Support the Monkey! Tell All your Friends and Teachers
While leading the way upstairs, she recommended that I
should hide the candle, and not make a noise; for her
master had an odd notion about the chamber she would
be put me in, and never let anybody lodge there willingly. I asked
the reason. She did not know, she answered: she had only lived
there a year or two; and they had so many queer goings on, she
could not begin to be curious.
Too stupefied to be curious myself, I fastened my door and
glanced round for the bed. The whole furniture consisted of a
chair, a clothes-press, and a large oak case, with squares cut out
near the top, resembling coach windows. Having approached this
structure, I looked inside, and perceived it to be a singular sort of
old-fashioned couch, very conveniently designed to obviate the
necessity for every member of the family having a room to himself.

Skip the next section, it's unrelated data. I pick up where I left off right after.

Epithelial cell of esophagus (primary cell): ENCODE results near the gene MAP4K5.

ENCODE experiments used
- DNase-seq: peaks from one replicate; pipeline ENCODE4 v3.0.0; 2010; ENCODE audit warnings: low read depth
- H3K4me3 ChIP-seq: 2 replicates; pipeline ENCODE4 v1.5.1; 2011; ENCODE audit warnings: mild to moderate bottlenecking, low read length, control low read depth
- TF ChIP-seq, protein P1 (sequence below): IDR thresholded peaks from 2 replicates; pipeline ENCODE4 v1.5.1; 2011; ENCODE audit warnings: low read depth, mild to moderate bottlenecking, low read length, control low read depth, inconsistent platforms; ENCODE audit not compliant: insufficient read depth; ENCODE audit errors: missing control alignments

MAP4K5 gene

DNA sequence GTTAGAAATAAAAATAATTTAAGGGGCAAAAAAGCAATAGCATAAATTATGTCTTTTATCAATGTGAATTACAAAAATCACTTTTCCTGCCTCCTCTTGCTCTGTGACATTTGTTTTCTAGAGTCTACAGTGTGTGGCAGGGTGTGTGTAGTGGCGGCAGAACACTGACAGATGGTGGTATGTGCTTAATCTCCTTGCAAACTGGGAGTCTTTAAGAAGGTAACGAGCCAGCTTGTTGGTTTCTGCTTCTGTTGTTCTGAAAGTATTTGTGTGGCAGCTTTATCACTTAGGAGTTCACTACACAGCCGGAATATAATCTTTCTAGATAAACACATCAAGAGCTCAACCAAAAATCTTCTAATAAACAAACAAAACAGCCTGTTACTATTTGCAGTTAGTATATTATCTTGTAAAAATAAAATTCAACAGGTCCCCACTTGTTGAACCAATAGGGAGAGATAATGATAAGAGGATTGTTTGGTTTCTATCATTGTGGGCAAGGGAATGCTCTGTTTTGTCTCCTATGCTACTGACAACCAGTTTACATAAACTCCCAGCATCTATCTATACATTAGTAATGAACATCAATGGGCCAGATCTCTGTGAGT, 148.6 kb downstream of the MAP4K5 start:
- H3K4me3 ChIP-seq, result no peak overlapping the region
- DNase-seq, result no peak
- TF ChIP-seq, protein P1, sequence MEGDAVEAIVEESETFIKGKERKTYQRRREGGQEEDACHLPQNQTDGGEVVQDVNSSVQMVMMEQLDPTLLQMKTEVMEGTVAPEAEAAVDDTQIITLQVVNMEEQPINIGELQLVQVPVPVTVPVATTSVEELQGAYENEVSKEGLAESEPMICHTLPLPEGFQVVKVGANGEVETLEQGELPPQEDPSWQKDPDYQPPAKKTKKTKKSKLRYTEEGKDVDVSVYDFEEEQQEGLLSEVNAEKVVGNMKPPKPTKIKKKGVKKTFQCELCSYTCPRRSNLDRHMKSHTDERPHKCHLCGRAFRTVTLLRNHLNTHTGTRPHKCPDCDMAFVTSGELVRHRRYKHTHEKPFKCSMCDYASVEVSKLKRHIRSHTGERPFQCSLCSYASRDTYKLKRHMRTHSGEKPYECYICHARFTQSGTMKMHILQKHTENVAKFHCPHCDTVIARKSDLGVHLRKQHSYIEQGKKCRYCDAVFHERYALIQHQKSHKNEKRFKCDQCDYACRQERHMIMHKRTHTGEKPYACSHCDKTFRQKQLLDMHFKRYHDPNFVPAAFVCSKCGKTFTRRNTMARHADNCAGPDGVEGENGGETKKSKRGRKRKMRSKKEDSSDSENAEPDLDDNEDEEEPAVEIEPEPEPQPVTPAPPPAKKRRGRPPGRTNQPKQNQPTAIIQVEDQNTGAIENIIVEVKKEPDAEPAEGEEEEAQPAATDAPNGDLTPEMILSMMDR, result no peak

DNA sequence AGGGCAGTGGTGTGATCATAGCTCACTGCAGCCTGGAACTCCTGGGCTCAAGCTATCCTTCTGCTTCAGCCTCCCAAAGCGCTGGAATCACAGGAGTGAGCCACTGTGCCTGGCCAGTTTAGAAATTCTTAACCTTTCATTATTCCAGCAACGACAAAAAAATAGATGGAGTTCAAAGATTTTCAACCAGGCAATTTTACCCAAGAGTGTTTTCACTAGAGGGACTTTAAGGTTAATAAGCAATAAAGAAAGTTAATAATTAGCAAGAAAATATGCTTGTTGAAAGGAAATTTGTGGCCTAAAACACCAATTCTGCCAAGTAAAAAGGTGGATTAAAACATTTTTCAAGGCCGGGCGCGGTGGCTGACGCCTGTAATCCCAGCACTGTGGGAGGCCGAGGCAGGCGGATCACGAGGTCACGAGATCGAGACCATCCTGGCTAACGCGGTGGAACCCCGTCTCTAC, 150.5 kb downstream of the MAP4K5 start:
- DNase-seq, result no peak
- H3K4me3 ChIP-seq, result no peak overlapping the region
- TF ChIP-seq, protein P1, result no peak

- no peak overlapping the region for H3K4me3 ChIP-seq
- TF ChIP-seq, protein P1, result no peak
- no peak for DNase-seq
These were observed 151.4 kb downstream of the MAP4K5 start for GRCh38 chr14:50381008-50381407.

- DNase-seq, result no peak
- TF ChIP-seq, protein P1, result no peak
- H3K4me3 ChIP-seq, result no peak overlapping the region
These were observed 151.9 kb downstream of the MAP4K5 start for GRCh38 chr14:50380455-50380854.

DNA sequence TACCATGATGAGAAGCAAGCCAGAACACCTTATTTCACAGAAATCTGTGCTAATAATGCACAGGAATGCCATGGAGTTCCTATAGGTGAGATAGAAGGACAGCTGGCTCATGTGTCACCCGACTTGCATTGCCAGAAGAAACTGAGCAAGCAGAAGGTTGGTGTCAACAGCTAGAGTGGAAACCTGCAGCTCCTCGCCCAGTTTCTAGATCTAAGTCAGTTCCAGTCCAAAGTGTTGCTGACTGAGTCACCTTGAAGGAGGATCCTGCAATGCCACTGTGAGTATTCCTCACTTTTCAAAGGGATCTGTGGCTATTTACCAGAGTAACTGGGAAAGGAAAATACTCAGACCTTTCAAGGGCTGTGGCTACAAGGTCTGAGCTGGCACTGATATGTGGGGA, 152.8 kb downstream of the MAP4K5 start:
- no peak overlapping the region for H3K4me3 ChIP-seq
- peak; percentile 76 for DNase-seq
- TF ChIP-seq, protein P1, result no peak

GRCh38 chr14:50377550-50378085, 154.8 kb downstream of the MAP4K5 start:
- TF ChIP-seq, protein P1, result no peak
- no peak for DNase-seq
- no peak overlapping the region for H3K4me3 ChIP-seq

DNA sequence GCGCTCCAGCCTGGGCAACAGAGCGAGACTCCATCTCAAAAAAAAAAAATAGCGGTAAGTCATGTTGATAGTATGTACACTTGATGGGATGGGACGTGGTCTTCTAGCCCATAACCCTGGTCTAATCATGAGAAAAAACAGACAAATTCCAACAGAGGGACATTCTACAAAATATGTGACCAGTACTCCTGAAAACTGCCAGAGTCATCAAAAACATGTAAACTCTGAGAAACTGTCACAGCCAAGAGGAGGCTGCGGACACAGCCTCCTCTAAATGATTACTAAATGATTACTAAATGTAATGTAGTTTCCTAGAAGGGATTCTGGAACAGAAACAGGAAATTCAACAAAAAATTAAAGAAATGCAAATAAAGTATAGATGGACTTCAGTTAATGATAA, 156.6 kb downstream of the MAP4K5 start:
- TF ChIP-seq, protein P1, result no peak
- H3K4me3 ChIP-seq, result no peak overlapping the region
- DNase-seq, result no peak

In fact, it formed a little closet, and the ledge of a window, which it
enclosed, served as a table. I slid back the panelled sides, got in
with my light, pulled them together again, and felt secure against
the vigilance of Heathcliff, and everyone else.
The ledge, where I placed my candle, had a few mildewed
books piled up in one corner, and it was covered with writing
scratched on the paint. This writing, however, was nothing but a
name repeated in all kinds of characters, large and small--
Catherine Earnshaw, here and there varied to Catherine Heathcliff,
and then again to Catherine Linton.
In vapid listlessness I leant my head against the window, and
continued spelling over Catherine Earnshaw--Heathcliff--Linton,
till my eyes closed; but they had not rested five minutes when a